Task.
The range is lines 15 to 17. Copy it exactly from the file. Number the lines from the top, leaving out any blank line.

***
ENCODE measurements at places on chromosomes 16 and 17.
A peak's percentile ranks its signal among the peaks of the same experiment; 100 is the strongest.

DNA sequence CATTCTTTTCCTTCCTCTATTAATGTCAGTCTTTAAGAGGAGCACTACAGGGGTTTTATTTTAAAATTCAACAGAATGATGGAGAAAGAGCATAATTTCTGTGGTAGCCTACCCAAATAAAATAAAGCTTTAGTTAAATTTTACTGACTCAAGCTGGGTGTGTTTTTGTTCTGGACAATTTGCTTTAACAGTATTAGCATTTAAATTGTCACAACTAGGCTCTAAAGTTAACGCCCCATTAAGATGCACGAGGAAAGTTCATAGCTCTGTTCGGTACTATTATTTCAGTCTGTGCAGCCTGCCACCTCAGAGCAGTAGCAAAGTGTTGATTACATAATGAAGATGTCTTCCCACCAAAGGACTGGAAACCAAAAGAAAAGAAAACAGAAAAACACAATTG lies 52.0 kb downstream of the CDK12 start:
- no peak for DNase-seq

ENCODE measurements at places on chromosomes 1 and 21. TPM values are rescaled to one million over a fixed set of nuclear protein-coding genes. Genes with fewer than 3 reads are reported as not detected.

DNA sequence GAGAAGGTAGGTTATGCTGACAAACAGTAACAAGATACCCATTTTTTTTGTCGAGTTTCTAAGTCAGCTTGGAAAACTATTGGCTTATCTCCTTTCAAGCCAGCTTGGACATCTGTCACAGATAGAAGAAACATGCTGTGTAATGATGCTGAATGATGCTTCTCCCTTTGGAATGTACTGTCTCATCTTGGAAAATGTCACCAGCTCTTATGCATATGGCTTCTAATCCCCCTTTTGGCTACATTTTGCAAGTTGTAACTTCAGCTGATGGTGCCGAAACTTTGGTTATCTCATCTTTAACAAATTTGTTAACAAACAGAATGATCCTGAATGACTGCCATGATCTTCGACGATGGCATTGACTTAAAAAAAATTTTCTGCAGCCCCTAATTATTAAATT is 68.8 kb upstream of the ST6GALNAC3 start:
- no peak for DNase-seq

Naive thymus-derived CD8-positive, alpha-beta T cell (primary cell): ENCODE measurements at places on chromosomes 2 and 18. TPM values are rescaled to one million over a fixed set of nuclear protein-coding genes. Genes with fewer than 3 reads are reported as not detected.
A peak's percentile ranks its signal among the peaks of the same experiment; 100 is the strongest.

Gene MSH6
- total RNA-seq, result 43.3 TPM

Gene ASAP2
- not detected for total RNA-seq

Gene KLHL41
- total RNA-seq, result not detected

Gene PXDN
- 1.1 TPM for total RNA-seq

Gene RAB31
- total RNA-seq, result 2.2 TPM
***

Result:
- total RNA-seq, result not detected

Gene PXDN
- 1.1 TPM for total RNA-seq